Banishing the bishops

The church’s strategy is now clear – that if it is to have a hope of maintaining its privileges, it

Predicting the future is always a precarious business. But when it comes to the relationship between Christianity and public life there are some pretty clear trends which provide enough evidence to make at least a few credible assertions about what the next few years may hold.

With Gordon Brown signalling he wants to end the involvement of Number 10 in the appointment of bishops, the UK will soon be in the situation where 26 places in Parliament are reserved exclusively for men (and they can still only be men) appointed unchecked, by a separate, undemocratic institution. The system will look not just absurd, but entirely unaccountable, and it is surely just a matter of time now before the bishops are banished forever from the Second Chamber.

The public also seems less and less willing to tolerate the special exemptions and privileges afforded Christianity in the context of the state funding it receives for its community projects and institutions. Religious charities will soon have to show that they produce some public benefit beyond simply being ‘religious’ in character - currently the requirement to gain charitable status. The right of church schools to legally discriminate in both employment and admissions in favour of church goers, must also soon end. As yet another survey reported just this weekend, church schools routinely treat less favourably the 95% of the population who pay the taxes to fund them but who do not attend church. Catholic adoption agencies have already lost their battle to continue their particular brand of discrimination. Church schools must inevitably follow. Slowly but surely the religious slant in the playing field of public funding will be levelled off.

But as the adoption saga demonstrated, these things will not disappear without a fuss. The established church in particular will continue in its attempts to hold onto its privileges by appealing to the ‘Christian’ history and identity of the nation. It will do this whilst simultaneously claiming to speak for all faiths to give it greater authority. This was the approach employed by the Archbishop of Canterbury in his recent address to the Church’s Synod following the Sharia controversy. We should expect to hear a lot more of that sort of argument.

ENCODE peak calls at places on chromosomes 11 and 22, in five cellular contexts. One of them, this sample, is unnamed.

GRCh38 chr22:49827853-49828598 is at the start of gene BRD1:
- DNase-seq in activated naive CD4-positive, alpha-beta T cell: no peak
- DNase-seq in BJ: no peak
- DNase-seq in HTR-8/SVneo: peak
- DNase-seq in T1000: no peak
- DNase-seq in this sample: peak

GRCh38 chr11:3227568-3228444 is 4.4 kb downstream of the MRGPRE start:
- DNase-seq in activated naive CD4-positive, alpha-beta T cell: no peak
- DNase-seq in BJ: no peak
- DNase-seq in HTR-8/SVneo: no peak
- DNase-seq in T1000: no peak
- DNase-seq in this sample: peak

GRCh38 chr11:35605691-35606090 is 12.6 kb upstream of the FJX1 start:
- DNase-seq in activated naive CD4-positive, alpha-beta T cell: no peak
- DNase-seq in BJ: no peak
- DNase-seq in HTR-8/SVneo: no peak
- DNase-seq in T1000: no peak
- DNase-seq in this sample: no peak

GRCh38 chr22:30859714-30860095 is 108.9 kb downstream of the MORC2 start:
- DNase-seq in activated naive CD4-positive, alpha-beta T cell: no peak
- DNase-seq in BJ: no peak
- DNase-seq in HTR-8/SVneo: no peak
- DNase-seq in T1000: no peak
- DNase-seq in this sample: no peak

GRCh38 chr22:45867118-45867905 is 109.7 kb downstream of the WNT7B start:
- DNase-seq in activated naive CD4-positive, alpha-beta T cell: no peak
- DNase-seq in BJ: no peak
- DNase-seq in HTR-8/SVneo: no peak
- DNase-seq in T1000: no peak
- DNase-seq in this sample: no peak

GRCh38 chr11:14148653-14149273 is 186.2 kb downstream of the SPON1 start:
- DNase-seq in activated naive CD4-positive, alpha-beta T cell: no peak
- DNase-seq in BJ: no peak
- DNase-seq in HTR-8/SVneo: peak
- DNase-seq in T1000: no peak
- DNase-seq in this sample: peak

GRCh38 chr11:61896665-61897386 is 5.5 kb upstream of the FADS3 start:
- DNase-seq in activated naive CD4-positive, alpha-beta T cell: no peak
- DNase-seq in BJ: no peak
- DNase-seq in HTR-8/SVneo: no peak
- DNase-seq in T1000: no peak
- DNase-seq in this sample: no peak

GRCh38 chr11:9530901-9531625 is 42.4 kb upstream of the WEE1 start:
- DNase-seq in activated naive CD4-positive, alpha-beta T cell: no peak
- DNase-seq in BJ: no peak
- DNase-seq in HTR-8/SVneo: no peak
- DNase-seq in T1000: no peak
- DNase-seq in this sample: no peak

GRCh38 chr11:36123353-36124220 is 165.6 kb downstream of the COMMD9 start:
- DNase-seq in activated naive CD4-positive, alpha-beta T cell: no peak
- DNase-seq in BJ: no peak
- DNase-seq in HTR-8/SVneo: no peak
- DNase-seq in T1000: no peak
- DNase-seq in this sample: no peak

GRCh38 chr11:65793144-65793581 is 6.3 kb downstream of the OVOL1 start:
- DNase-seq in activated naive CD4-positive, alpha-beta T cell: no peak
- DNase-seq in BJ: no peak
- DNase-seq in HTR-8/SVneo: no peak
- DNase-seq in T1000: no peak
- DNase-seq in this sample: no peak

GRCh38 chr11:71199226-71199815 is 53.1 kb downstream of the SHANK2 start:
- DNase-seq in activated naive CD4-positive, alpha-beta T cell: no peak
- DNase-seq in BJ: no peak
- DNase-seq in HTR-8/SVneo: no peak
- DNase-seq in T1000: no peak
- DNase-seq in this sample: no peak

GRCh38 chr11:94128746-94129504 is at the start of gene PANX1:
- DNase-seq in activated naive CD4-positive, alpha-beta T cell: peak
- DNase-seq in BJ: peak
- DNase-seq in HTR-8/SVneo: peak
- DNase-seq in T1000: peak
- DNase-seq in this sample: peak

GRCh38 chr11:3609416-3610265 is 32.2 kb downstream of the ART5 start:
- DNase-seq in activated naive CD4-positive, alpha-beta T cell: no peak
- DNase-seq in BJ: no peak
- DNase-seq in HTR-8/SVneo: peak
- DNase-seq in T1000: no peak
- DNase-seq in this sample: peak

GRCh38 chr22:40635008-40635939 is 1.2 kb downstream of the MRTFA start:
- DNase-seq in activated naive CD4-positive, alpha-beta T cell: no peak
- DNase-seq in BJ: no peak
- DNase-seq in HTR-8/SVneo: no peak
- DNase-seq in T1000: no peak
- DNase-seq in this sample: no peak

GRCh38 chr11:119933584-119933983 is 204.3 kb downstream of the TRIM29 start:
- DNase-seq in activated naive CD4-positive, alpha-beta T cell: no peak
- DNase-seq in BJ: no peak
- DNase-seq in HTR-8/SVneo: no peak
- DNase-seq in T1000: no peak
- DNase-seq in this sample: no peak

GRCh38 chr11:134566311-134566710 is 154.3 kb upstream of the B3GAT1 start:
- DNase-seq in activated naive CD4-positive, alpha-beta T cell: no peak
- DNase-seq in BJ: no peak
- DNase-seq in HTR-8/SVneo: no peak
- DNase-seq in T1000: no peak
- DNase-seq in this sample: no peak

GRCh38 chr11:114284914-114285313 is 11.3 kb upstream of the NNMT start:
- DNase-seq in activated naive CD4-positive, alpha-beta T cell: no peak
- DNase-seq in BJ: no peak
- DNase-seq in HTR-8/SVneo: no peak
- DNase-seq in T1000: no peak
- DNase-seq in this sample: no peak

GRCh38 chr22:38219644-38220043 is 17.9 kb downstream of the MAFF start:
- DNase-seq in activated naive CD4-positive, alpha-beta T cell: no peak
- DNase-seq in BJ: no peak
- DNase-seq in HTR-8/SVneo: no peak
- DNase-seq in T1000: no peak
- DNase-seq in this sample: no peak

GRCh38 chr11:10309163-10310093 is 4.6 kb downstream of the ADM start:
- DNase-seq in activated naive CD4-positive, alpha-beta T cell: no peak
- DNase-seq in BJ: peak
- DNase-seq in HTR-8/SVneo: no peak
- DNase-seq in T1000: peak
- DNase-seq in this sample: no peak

Williams has acknowledged that the blasphemy law - which protects only the Christian religion - must go. But in its place he has urged additional measures to protect the sensibilities of all religions. The church’s strategy is now clear – that if it is to have a hope of maintaining its privileges, it must try to get them extended to other religions too.

This of course, is something that other religions are very happy to support. But whoever holds them, the few remaining vestiges of Christendom look at best anachronistic and at worse to perpetuate grave, and unacceptable injustices. Even if successful, the strategy of creating a multi-faith settlement won’t provide a long-term solution. The church is running out of justifications for the various anomalies it clings onto, and it is just a matter of time before they go completely. And neither will their disappearance be lamented by all Christians.

Jonathan Bartley is co-leader of the Green party. He was formerly the co-director of the thinktank Ekklesia.